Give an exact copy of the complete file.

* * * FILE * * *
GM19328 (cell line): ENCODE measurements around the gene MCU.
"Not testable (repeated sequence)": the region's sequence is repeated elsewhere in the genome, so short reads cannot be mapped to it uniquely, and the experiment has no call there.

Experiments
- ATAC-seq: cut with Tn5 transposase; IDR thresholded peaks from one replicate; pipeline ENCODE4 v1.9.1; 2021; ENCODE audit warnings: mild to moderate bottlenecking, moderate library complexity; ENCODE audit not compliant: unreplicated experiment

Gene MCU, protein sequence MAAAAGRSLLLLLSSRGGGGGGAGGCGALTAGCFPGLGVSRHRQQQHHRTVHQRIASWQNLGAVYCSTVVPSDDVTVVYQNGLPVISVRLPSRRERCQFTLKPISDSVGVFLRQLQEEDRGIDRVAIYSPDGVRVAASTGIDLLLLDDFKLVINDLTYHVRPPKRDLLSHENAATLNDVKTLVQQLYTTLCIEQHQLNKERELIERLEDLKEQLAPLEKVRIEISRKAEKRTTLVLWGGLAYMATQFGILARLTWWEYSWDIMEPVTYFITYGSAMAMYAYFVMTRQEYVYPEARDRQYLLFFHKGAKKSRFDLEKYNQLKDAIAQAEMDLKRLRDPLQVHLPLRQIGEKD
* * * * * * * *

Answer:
GM19328 (cell line): ENCODE measurements around the gene MCU.
"Not testable (repeated sequence)": the region's sequence is repeated elsewhere in the genome, so short reads cannot be mapped to it uniquely, and the experiment has no call there.

Experiments
- ATAC-seq: cut with Tn5 transposase; IDR thresholded peaks from one replicate; pipeline ENCODE4 v1.9.1; 2021; ENCODE audit warnings: mild to moderate bottlenecking, moderate library complexity; ENCODE audit not compliant: unreplicated experiment

Gene MCU, protein sequence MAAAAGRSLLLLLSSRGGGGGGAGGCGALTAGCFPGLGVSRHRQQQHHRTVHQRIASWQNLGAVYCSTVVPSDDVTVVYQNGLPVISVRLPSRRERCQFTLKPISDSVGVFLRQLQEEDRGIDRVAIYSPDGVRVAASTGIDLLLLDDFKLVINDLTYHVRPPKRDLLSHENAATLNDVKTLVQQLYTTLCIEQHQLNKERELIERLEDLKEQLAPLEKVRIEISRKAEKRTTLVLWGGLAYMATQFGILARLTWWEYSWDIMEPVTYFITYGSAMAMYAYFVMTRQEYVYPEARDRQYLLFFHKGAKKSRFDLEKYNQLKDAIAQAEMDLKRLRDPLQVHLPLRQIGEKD